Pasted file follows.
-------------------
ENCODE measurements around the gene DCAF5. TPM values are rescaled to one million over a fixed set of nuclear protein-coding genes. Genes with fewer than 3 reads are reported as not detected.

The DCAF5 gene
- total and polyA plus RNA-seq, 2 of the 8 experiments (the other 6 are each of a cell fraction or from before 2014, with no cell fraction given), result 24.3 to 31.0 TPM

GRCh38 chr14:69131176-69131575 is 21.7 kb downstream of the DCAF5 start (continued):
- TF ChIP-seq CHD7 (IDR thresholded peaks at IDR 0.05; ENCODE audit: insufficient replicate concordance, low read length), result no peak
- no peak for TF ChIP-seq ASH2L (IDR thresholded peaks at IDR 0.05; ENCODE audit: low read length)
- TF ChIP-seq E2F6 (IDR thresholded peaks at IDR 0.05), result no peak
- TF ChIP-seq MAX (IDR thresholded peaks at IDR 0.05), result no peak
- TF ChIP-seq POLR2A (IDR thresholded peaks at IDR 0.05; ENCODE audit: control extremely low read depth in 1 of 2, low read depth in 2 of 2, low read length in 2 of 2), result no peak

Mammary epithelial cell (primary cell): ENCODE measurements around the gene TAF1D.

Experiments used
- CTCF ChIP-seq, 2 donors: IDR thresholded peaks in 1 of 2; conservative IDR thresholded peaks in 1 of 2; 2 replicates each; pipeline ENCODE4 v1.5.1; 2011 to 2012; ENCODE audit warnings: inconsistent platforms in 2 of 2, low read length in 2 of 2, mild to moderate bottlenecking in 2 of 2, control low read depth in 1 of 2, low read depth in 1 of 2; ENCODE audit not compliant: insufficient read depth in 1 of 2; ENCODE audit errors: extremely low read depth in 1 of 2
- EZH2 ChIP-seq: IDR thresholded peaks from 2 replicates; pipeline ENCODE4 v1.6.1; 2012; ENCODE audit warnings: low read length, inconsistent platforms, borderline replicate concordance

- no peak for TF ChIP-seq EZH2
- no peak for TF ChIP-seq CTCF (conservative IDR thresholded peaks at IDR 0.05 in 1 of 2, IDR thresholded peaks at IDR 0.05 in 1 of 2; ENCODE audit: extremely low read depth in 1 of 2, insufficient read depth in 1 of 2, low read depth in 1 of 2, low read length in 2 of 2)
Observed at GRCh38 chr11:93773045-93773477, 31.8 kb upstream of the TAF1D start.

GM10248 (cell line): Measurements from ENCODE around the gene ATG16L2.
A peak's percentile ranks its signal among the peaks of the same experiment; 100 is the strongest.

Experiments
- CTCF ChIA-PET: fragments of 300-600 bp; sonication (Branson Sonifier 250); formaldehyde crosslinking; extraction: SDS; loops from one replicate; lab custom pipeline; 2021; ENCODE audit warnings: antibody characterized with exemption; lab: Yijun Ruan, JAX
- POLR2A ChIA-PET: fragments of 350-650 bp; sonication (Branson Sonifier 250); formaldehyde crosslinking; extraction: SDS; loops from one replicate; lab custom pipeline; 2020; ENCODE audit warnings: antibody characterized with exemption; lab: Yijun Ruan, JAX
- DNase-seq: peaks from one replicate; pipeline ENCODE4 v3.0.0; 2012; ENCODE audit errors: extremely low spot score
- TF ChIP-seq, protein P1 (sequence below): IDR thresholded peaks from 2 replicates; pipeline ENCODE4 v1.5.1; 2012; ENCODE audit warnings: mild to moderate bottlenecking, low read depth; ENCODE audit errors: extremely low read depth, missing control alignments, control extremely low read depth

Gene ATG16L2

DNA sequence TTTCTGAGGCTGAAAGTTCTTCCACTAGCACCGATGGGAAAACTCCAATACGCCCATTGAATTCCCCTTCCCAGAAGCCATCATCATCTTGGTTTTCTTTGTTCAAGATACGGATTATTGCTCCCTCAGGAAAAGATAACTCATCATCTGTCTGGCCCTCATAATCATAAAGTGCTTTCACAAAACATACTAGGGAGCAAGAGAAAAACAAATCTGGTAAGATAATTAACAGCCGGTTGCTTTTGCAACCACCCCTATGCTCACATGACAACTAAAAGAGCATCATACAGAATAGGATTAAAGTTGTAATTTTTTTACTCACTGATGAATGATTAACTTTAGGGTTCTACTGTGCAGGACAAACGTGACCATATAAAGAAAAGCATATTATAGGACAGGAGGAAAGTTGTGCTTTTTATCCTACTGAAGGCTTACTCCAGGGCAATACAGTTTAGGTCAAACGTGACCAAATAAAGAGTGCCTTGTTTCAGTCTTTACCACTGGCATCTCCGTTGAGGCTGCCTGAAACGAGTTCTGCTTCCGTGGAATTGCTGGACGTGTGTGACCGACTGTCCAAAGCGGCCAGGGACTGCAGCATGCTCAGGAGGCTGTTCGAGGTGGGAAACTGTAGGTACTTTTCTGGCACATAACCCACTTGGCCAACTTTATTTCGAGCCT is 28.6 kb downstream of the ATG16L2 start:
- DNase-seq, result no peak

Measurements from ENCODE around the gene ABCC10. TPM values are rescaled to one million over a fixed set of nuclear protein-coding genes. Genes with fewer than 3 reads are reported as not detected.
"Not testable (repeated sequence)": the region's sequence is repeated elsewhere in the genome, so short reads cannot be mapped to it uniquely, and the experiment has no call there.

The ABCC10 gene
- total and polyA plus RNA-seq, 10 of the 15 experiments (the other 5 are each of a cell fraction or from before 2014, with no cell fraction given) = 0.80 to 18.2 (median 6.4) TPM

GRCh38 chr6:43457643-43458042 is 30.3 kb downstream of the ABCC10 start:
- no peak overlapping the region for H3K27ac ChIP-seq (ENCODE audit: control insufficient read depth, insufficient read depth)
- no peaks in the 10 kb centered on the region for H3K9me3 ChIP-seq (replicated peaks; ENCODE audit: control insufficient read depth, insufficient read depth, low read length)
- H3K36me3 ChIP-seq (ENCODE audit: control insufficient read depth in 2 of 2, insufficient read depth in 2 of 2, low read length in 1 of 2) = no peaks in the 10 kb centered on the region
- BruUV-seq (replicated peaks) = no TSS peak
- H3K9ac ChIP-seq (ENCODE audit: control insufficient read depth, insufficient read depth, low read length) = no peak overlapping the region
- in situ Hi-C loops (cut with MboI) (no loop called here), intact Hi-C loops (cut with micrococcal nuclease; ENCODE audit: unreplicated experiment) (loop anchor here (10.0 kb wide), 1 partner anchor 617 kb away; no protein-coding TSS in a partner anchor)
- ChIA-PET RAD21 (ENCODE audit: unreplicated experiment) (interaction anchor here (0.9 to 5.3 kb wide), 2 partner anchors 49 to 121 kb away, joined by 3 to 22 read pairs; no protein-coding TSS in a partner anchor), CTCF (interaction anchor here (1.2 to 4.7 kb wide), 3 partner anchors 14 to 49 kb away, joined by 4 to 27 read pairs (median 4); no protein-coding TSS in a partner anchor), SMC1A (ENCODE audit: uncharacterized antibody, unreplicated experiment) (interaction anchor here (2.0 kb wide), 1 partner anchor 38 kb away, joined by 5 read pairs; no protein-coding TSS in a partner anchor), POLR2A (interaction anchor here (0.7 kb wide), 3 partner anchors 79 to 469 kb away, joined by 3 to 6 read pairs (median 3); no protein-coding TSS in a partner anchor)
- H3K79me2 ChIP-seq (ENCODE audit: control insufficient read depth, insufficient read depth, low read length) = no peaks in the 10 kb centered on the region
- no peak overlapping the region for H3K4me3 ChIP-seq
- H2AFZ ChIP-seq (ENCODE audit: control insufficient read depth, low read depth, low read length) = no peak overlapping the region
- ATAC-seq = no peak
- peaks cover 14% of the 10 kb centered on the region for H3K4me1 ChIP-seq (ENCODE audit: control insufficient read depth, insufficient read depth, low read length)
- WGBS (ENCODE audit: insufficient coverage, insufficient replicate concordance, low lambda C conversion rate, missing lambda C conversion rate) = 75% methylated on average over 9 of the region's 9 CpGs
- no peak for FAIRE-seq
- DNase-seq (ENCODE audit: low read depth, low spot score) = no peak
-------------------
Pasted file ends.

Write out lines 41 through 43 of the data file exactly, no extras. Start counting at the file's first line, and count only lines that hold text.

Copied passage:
- H2AFZ ChIP-seq (ENCODE audit: control insufficient read depth, low read depth, low read length) = no peak overlapping the region
- ATAC-seq = no peak
- peaks cover 14% of the 10 kb centered on the region for H3K4me1 ChIP-seq (ENCODE audit: control insufficient read depth, insufficient read depth, low read length)